Vue Entertainment Ltd. was bought by two Canadian pension-fund managers looking to continue the expansion of one of Europe’s largest cinema operators for 935 million pounds ($1.45 billion).
Ontario Municipal Employees Retirement System and Alberta Investment Management Corp. are buying Vue from private-equity firm Doughty Hanson & Co. and the London-based cinema operator’s management, according to a statement today by the three companies.
Vue, which operates in countries including the U.K., Germany and Portugal, has doubled the number of cinemas it owns in the past three years. Chief Executive Officer Tim Richards will retain an equity stake and remain in charge, according to the statement. Vue, which in recent months bought rivals in Poland and Germany, will continue making “strategic acquisitions” where appropriate, Richards said today.
“This is the most active time in Europe for cinema in probably the past 10 years because the banks are back in business and supporting companies and assets” are for sale, he said in an interview.
The deal should close at the end of July, according to the statement. The Ontario pension fund, known as Omers, and Alberta Investment plan to use their own funds to finance the buyout before finalizing debt financing by early August, according to a person familiar with the deal who asked not to be named as the details are private.
James Devas, a spokesman in London for Omers, declined to comment on the debt financing.
Vue is the second-largest cinema operator outside North America and has more than 1,300 screens at 146 cinemas across Europe, according to the statement.
“People have suggested that” an acquisition of Odeon and UCI Cinemas Group Ltd. “may be the next step in a consolidation,” Aimco CEO Leo De Bever said in a phone interview from Edmonton, Alberta. “But we’re not in any discussions on that one.”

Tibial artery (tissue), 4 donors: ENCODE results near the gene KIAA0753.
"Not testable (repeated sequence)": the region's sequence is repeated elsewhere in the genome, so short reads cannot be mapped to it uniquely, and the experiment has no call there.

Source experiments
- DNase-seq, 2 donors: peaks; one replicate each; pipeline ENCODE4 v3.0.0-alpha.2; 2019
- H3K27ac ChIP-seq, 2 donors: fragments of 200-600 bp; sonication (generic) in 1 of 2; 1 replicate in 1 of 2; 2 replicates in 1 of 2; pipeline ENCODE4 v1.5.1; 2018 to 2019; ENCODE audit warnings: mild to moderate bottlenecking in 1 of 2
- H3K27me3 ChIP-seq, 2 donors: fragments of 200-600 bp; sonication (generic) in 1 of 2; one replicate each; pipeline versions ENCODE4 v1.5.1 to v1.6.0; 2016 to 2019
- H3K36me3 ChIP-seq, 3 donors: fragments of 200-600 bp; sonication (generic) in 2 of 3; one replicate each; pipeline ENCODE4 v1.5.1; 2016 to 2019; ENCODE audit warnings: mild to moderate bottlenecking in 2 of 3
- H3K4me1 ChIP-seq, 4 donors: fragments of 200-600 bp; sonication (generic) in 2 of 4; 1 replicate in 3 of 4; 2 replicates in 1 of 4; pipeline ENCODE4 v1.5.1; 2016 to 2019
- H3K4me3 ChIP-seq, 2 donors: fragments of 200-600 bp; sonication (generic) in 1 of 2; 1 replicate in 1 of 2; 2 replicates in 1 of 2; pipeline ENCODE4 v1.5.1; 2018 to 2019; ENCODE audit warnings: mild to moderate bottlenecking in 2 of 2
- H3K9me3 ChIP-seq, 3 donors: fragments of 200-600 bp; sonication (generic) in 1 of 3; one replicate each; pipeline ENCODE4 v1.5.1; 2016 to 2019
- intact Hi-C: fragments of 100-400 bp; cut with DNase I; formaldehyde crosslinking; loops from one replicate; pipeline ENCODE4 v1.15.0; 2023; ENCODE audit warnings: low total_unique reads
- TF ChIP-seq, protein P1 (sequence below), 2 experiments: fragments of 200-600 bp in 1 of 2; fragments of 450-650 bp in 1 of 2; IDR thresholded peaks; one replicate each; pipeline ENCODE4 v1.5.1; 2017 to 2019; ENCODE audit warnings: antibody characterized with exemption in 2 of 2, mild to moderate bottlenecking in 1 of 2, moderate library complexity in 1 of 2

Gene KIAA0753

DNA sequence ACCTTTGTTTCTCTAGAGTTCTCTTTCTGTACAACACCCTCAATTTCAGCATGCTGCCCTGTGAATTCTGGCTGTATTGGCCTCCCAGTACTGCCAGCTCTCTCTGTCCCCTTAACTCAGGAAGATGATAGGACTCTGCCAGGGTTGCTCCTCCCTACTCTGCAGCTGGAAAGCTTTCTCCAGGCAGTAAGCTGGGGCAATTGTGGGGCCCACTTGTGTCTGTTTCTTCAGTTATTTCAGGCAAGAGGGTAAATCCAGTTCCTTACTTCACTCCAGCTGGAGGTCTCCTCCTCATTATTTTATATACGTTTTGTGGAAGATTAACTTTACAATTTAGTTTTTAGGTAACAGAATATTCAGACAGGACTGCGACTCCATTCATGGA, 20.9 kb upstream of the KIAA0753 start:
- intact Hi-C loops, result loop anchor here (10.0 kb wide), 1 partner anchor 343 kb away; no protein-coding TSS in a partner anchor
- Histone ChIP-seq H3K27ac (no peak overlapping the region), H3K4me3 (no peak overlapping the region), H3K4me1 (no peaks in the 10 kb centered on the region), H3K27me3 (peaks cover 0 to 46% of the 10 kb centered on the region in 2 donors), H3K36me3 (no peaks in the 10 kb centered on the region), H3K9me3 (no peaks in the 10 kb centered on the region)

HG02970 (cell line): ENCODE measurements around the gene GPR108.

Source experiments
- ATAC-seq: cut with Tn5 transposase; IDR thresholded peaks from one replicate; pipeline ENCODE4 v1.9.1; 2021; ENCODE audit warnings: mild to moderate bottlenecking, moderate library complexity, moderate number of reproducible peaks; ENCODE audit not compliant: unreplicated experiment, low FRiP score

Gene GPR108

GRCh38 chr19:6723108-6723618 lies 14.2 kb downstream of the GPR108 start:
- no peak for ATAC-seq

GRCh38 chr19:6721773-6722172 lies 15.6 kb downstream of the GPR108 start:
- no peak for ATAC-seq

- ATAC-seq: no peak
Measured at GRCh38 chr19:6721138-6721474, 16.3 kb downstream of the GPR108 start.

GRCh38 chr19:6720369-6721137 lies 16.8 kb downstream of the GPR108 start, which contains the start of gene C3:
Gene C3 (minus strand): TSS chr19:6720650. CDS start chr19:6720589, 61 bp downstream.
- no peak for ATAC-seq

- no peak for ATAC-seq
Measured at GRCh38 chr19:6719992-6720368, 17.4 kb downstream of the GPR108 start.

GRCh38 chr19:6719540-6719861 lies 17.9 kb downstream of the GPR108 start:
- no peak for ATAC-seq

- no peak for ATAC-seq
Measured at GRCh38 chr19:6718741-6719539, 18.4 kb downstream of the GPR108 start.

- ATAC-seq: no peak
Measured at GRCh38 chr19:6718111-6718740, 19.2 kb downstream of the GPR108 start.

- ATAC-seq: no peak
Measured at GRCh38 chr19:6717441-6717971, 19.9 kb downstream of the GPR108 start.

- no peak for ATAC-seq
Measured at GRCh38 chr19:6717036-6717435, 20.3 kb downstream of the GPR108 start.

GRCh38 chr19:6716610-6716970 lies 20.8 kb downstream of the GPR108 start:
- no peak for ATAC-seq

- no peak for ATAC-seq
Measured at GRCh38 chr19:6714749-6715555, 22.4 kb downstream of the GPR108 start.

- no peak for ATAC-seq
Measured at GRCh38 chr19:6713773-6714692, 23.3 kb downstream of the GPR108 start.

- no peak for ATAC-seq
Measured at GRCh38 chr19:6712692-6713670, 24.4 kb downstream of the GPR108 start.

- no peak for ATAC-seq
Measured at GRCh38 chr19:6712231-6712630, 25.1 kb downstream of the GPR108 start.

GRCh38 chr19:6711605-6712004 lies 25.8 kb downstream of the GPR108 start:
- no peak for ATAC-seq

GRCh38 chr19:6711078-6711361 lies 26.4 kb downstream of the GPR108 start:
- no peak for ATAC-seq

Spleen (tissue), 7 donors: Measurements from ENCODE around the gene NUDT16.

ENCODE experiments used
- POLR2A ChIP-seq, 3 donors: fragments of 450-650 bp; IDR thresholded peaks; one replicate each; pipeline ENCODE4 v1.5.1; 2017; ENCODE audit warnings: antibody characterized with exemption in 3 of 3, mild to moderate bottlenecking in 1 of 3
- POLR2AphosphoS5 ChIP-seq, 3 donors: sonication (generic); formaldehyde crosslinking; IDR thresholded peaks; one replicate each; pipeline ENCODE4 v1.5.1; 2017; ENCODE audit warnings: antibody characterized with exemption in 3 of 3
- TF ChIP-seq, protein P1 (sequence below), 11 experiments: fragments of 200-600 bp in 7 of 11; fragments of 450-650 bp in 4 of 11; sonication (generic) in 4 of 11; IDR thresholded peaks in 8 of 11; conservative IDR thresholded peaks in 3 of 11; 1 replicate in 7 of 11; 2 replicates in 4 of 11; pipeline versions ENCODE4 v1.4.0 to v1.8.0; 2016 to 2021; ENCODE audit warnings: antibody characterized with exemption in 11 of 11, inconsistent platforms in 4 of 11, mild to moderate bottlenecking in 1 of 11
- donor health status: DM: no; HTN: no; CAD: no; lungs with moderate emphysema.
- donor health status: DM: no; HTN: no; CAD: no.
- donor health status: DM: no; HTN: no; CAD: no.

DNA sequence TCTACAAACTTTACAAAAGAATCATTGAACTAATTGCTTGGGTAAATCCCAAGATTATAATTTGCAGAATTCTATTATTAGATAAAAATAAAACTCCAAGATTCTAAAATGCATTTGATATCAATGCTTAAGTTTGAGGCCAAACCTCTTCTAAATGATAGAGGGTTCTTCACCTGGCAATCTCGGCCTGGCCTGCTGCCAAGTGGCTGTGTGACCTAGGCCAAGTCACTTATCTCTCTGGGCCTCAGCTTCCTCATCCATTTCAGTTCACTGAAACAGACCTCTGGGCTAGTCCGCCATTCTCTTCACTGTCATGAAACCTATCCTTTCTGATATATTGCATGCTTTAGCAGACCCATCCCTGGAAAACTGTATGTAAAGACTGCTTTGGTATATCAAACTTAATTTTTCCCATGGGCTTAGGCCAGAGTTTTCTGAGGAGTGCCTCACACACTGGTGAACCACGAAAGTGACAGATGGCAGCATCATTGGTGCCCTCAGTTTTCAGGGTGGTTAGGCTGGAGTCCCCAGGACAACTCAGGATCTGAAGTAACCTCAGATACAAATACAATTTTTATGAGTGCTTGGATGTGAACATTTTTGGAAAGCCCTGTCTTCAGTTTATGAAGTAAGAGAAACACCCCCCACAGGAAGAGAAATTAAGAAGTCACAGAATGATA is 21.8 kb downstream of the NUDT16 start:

Omers approached London-based Odeon in 2011 with BC Partners Ltd. to purchase the chain, two people familiar with the plan said at the time. The pension funds may run into regulatory issues if they seek to acquire Odeon because of the large market share it would command, De Bever said.
“Presumably, if you had that kind of concentration, you might get a bit more push back from the regulators,” De Bever said. “That’s not on the table right now.” He doesn’t expect there to be any regulatory issues in the Vue deal.
Omers is one of Canada’s largest pension funds with more than C$61 billion ($60 billion) in assets. Alberta Investment has more than C$70 billion under management, according to the statement.
“Our combined ownership gives Vue the distinct advantage of patient capital and deep pockets for organic and acquisitive growth,” Mark Redman, the head of Europe at Omers Private Equity, said in the statement.
Doughty Hanson bought Vue in November 2010. The disposal is the second from its Doughty Hanson V fund after the sale of Norit, a maker of water-purification systems, the company said. The firm is in the process of raising about 2 billion euros ($2.6 billion) for its sixth buyout fund, Doughty Hanson VI. It will be the firm’s first fundraising since the death of co-founder Nigel Doughty in February 2012.